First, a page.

In general, upon termination of employment, all unvested RSUs are forfeited unless (i) there is a change in control or (ii) the NEO is retirement-eligible, dies or becomes disabled. Awards that contain retirement, death or disability provisions may vest in whole or in part as discussed in the “Compensation Discussion and Analysis – Other Compensation Policies and Considerations” above.

For each NEO other than Mr. Loparco, the following table sets forth the additional amounts that could have been payable or realizable by Jabil and realized by each NEO if termination of his employment were to have occurred as of August 31, 2022 for these scenarios. Amounts payable or realizable upon termination due to a change in control or death would be payable in a lump sum payment. The value upon continued vesting of equity awards (which would occur upon termination due to retirement and termination due to disability) would be realizable upon the respective vesting dates. For Mr. Loparco, who retired on March 1, 2022, the following table sets forth actual amounts paid upon termination.

 

 

Termination Due to

Change in Control

($)

Termination Due to

Retirement

($)

Termination

Due to Death

($)

Termination Due to

Disability

($)

Equity(1)

All unvested RSUs

would be

accelerated(2),

resulting in these

values:

Certain unvested

performance-based RSUs and

time-based RSUs would

continue to vest, resulting in

these values(3):

Certain unvested

performance-based RSUs(4)

and all time-based RSUs

would vest immediately,

resulting in these values:

All unvested time-based RSUs

would vest immediately and

certain unvested performance–

based RSUs(5) would continue to

vest, resulting in these values:

Mondello

  57,749,431   44,614,282   36,636,994   36,636,994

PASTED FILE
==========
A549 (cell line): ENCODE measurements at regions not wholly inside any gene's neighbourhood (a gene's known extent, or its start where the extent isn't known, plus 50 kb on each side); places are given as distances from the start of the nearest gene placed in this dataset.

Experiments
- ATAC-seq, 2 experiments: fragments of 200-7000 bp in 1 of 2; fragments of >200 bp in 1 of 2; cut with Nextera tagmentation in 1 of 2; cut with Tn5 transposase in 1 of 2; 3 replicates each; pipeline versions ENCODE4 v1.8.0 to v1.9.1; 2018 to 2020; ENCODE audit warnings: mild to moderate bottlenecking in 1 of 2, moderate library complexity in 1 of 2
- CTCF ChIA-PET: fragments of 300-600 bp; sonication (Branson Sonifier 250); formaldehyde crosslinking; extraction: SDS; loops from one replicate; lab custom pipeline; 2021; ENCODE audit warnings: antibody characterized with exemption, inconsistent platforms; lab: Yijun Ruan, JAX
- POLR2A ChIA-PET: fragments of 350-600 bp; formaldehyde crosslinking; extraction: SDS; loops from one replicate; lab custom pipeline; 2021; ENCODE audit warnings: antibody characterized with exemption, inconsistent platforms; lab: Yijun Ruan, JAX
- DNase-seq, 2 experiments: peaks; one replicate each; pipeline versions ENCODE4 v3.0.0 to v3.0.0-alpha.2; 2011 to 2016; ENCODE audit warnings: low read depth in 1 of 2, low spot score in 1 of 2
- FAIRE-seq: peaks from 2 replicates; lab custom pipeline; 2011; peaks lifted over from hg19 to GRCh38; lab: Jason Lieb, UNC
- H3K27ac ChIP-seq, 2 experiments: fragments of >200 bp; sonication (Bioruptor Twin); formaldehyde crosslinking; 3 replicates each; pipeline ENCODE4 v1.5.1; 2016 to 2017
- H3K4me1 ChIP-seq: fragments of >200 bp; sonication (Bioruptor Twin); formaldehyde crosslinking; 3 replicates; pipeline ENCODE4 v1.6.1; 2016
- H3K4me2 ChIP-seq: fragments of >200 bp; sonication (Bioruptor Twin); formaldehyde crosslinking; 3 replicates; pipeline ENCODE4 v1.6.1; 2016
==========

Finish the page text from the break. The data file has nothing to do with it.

Dastoor

  12,619,162   10,188,770   8,712,626   8,712,626

Borges

  11,346,229   7,573,559   7,559,891   7,559,891

Wilson

  11,346,229   7,573,559   7,559,891   7,559,891

Johnson(6)

  8,255,673   6,523,556   5,464,688   5,464,688

Loparco(6)

    8,563,384    

 

(1)

With the exception of awards granted in October 2019 that were unvested as of August 31, 2022 and awards granted in January 2021 that had not yet been delivered as of August 31, 2022, all numbers in the chart above represent achievement of the target amount that could be realized under an award at the market closing price on August 31, 2022. The performance period for awards granted in October 2019 and January 2021 that were unvested as of August 31, 2022 has concluded and the actual performance outcome was applied. The only equity grants that were unvested as of August 31, 2022 are restricted stock unit grants.

 

(2)

In the event of termination without cause or resignation for good reason following a change in control, all unvested restricted stock units would vest immediately, with performance-based restricted stock units vesting at the maximum.

 

(3)

All named executive officers have retirement eligibility, resulting in extended vesting. Messrs. Borges and Wilson have two years of retirement eligibility and would continue to vest in outstanding awards in accordance with the terms of such awards through August 31, 2024. All awards that remain unvested as of such date would be cancelled. Messrs. Johnson, Mondello and Dastoor’s retirement

 

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eligibility would result in vesting of all outstanding awards. The amount shown for Mr. Loparco reflects the actual outcome under his awards following his retirement in March 2022.

 

(4)

Performance-based awards would vest immediately on a pro rata basis based on the actual level of the performance targets achieved to date in accordance with the terms of the award.

 

(5)

Performance-based awards would continue to vest based on the actual level of the performance targets achieved on a pro rata basis in accordance with the terms of the award.

 

(6)

The amounts paid to Mr. Loparco upon his retirement in March 2022 and to be paid to Mr.  Johnson upon his retirement are described herein under “Severance and Termination.”

CEO Pay Ratio